Three ministers given the red card
If Swiss voters could choose their cabinet ministers, fewer than half would re-elect Christoph Blocher, Hans-Rudolf Merz and Pascal Couchepin.
Micheline Calmy-Rey, the only female cabinet minister, got the highest marks in a survey published on Sunday – ahead of the Swiss president, Samuel Schmid.
Some 1,005 people from the French- and German-speaking parts of Switzerland were asked by a research institute last week which cabinet ministers they would re-elect at the next elections in 2007.
Members of the Federal Council are in fact elected by members of parliament.
Respondents were not asked to name new cabinet ministers and they could vote for more than one minister.
Interior Minister Pascal Couchepin from the centre-right Radical Party was the weakest link: only 31 per cent of respondents wanted to see him in the next cabinet.
Finance Minister Hans-Rudolf Merz, also from the Radical Party, impressed 48 per cent of the electorate.
Thirty-seven per cent backed Justice Minister Christoph Blocher, from the rightwing Swiss People's Party.
The four other members of the Federal Council received majority support.
The two ministers from the centre-left Social Democratic Party, Foreign Minister Calmy-Rey and Moritz Leuenberger, who is responsible for the energy, environment, transport and communications portfolios, received 73 per cent and 57 per cent respectively.
Defence Minister Samuel Schmid, from the Swiss People's Party, came second with 63 per cent.
The economics minister, Joseph Deiss, from the centre-right Christian Democratic Party got the blessing of 53 per cent of respondents.
Asked which ministers do their jobs the best, respondents awarded the top three places to Calmy-Rey (31 per cent), Blocher (14 per cent) and Leuenberger (13 per cent).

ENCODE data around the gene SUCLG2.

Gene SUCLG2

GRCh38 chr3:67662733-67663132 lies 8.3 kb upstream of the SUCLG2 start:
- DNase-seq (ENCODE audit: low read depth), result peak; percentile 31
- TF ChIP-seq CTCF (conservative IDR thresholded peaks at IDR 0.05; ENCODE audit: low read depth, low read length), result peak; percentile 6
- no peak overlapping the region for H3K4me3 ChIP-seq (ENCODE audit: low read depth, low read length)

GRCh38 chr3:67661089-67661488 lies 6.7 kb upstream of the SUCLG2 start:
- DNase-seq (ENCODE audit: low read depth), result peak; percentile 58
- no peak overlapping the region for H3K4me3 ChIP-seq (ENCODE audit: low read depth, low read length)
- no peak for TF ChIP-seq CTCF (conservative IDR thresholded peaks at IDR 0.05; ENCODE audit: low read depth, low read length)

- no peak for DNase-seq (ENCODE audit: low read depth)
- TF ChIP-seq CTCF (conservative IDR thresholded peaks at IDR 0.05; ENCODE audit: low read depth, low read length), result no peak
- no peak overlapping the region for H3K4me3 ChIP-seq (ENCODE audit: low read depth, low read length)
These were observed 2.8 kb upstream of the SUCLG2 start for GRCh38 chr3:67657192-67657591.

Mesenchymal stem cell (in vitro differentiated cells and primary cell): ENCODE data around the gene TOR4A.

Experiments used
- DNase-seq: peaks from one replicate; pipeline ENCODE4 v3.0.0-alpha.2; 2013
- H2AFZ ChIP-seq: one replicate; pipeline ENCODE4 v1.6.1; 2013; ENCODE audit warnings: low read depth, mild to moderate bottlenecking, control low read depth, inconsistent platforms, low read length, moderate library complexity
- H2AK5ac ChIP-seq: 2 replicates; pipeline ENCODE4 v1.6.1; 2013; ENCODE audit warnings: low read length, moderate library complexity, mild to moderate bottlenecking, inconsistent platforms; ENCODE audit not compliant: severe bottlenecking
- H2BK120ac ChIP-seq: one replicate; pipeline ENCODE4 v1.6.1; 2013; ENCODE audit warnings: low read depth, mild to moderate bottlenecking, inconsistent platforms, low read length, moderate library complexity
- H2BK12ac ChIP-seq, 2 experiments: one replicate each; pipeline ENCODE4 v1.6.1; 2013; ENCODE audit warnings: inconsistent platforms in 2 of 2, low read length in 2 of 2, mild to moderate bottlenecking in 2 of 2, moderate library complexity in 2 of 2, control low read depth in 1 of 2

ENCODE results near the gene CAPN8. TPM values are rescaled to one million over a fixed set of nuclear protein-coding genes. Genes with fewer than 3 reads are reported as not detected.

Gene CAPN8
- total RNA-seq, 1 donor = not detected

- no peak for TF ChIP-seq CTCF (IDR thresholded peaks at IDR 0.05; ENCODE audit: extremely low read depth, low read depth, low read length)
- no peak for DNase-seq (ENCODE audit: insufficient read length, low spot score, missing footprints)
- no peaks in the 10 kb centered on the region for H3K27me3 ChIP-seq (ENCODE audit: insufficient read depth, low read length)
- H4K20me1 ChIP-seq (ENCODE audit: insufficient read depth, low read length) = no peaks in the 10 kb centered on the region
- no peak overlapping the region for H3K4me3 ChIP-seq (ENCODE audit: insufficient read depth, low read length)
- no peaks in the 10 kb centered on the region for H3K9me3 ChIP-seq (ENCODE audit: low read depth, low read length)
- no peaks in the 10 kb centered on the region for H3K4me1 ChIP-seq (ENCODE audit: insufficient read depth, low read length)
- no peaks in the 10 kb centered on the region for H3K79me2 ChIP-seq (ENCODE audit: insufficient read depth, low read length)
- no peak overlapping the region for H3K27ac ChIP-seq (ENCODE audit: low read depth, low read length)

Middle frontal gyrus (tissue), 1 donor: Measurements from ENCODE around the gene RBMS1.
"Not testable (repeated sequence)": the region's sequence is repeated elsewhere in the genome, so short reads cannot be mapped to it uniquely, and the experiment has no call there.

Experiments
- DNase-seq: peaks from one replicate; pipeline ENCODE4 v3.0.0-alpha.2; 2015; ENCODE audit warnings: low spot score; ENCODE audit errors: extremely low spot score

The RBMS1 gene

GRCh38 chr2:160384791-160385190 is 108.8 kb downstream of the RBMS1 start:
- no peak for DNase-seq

However, Blocher was also thought by a third of respondents to do his job the worst, followed by Couchepin (24 per cent) and Leuenberger (11 per cent).
The survey also found that the public isn't particularly impressed by the government's general behaviour at the moment.
The cabinet takes joint decisions and members are expected to support them and not publicly disagree with government policy. However, several ministers have recently broken ranks and had spats with other ministers.
Three-quarters came out in favour of the principle of collegiality but also thought it was currently working either badly or very badly.
Only one per cent of respondents thought the system of collegiality was currently working well.
swissinfo with agencies
A survey by the SonntagsBlick newspaper asked 1,005 Swiss which cabinet ministers they would re-elect:
Micheline Calmy-Rey – 73%
Samuel Schmid – 63%
Moritz Leuenberger – 57%
Joseph Deiss – 53%
Hans-Rudolf Merz – 48%
Christoph Blocher – 37%
Pascal Couchepin – 31%
When a federal councillor retires or dies, his or her replacement is elected by parliament. In theory any Swiss citizen can stand for the post; in practice the new councillor is chosen from a list put forward by the outgoing councillor's party. Members of the Federal Council are not members of parliament.
Once a councillor has been elected, he or she remains in office during the life of the parliament which chose them.
After parliamentary elections (i.e. every four years), the councillors submit themselves individually for re-election unless they want to retire. Normally this re-election is a formality, and most councillors remain in office until they themselves decide to step down.
The next parliamentary elections are in 2007.
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